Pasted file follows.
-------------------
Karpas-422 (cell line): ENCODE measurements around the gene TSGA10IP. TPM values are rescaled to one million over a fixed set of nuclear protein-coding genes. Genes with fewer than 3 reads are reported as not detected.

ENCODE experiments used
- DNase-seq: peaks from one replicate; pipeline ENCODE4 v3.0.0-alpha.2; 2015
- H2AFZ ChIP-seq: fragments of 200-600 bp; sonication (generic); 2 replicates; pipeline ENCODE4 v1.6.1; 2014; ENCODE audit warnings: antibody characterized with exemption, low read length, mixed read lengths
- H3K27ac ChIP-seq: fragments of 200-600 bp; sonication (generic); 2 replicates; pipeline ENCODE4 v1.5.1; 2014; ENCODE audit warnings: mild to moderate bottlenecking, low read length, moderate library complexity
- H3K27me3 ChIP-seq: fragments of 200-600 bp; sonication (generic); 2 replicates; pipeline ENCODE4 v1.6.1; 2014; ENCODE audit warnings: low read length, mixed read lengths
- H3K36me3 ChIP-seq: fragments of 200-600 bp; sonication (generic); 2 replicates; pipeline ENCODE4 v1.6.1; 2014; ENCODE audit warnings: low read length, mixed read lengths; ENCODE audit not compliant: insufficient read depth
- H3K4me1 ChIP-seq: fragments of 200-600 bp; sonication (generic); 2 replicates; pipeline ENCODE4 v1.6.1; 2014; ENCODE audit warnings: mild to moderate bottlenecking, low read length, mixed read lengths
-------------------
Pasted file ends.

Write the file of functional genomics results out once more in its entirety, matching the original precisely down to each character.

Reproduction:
Karpas-422 (cell line): ENCODE measurements around the gene TSGA10IP. TPM values are rescaled to one million over a fixed set of nuclear protein-coding genes. Genes with fewer than 3 reads are reported as not detected.

ENCODE experiments used
- DNase-seq: peaks from one replicate; pipeline ENCODE4 v3.0.0-alpha.2; 2015
- H2AFZ ChIP-seq: fragments of 200-600 bp; sonication (generic); 2 replicates; pipeline ENCODE4 v1.6.1; 2014; ENCODE audit warnings: antibody characterized with exemption, low read length, mixed read lengths
- H3K27ac ChIP-seq: fragments of 200-600 bp; sonication (generic); 2 replicates; pipeline ENCODE4 v1.5.1; 2014; ENCODE audit warnings: mild to moderate bottlenecking, low read length, moderate library complexity
- H3K27me3 ChIP-seq: fragments of 200-600 bp; sonication (generic); 2 replicates; pipeline ENCODE4 v1.6.1; 2014; ENCODE audit warnings: low read length, mixed read lengths
- H3K36me3 ChIP-seq: fragments of 200-600 bp; sonication (generic); 2 replicates; pipeline ENCODE4 v1.6.1; 2014; ENCODE audit warnings: low read length, mixed read lengths; ENCODE audit not compliant: insufficient read depth
- H3K4me1 ChIP-seq: fragments of 200-600 bp; sonication (generic); 2 replicates; pipeline ENCODE4 v1.6.1; 2014; ENCODE audit warnings: mild to moderate bottlenecking, low read length, mixed read lengths